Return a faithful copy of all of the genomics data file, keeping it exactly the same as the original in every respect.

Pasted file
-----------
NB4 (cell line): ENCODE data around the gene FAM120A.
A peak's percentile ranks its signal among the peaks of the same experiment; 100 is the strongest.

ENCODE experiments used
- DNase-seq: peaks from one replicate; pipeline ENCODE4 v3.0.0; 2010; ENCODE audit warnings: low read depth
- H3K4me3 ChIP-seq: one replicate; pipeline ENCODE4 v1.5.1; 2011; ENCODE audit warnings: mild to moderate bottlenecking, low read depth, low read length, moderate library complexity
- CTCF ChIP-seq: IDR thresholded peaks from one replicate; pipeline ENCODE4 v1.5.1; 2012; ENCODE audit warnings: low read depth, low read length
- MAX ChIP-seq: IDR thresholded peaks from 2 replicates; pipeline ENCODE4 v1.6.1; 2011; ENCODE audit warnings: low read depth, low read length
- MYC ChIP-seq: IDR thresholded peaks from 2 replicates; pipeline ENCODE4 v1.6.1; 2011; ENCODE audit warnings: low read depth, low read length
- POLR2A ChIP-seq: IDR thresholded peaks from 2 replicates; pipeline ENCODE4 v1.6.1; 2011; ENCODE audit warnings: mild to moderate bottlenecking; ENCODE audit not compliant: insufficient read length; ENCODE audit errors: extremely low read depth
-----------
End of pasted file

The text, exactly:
NB4 (cell line): ENCODE data around the gene FAM120A.
A peak's percentile ranks its signal among the peaks of the same experiment; 100 is the strongest.

ENCODE experiments used
- DNase-seq: peaks from one replicate; pipeline ENCODE4 v3.0.0; 2010; ENCODE audit warnings: low read depth
- H3K4me3 ChIP-seq: one replicate; pipeline ENCODE4 v1.5.1; 2011; ENCODE audit warnings: mild to moderate bottlenecking, low read depth, low read length, moderate library complexity
- CTCF ChIP-seq: IDR thresholded peaks from one replicate; pipeline ENCODE4 v1.5.1; 2012; ENCODE audit warnings: low read depth, low read length
- MAX ChIP-seq: IDR thresholded peaks from 2 replicates; pipeline ENCODE4 v1.6.1; 2011; ENCODE audit warnings: low read depth, low read length
- MYC ChIP-seq: IDR thresholded peaks from 2 replicates; pipeline ENCODE4 v1.6.1; 2011; ENCODE audit warnings: low read depth, low read length
- POLR2A ChIP-seq: IDR thresholded peaks from 2 replicates; pipeline ENCODE4 v1.6.1; 2011; ENCODE audit warnings: mild to moderate bottlenecking; ENCODE audit not compliant: insufficient read length; ENCODE audit errors: extremely low read depth